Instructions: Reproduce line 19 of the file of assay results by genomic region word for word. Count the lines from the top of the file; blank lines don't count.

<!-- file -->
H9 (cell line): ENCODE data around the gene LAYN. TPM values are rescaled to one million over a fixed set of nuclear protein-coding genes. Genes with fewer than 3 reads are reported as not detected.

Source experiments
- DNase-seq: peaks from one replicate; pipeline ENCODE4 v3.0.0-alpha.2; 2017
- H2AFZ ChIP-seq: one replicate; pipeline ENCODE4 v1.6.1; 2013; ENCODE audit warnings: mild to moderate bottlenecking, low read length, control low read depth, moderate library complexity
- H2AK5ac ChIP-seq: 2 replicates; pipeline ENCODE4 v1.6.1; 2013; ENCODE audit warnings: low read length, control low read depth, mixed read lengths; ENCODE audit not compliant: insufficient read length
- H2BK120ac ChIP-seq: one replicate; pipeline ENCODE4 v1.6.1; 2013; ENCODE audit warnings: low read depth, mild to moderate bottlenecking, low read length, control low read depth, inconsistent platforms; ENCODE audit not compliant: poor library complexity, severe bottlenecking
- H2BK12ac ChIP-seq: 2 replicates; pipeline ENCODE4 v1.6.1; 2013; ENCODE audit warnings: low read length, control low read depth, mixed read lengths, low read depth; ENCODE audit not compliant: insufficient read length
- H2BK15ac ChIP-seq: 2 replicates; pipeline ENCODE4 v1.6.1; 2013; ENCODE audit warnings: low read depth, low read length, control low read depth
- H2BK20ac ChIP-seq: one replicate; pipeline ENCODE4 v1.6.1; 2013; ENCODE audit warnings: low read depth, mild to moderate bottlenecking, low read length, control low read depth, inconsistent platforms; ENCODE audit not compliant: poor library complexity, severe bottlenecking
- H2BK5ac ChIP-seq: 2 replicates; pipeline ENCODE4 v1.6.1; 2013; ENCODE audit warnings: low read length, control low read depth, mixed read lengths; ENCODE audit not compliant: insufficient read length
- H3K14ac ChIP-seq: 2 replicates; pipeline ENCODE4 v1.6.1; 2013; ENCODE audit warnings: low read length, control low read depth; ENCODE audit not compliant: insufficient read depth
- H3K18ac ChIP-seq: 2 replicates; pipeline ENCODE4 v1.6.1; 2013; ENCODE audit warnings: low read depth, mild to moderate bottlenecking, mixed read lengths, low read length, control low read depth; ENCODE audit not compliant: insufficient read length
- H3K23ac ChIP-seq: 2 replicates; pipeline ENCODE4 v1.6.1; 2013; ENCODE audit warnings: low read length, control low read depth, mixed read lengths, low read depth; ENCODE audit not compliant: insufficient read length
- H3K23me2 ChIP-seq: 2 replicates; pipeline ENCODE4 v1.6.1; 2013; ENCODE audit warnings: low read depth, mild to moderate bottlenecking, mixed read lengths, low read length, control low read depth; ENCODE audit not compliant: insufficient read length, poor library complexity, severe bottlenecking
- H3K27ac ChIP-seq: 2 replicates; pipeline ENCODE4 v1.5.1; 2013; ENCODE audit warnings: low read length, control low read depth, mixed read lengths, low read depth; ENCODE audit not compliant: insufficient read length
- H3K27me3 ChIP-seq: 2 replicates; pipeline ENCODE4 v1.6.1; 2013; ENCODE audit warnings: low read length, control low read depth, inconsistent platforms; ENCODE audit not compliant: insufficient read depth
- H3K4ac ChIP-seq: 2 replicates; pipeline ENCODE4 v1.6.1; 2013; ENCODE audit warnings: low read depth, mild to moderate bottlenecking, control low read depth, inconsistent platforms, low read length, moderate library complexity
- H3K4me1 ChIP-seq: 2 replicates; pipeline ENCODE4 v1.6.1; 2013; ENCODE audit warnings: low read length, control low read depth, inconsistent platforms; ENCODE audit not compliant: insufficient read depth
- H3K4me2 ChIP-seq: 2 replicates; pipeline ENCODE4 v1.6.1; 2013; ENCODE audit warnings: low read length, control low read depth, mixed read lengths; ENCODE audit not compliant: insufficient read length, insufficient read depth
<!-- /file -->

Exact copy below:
- H3K4me2 ChIP-seq: 2 replicates; pipeline ENCODE4 v1.6.1; 2013; ENCODE audit warnings: low read length, control low read depth, mixed read lengths; ENCODE audit not compliant: insufficient read length, insufficient read depth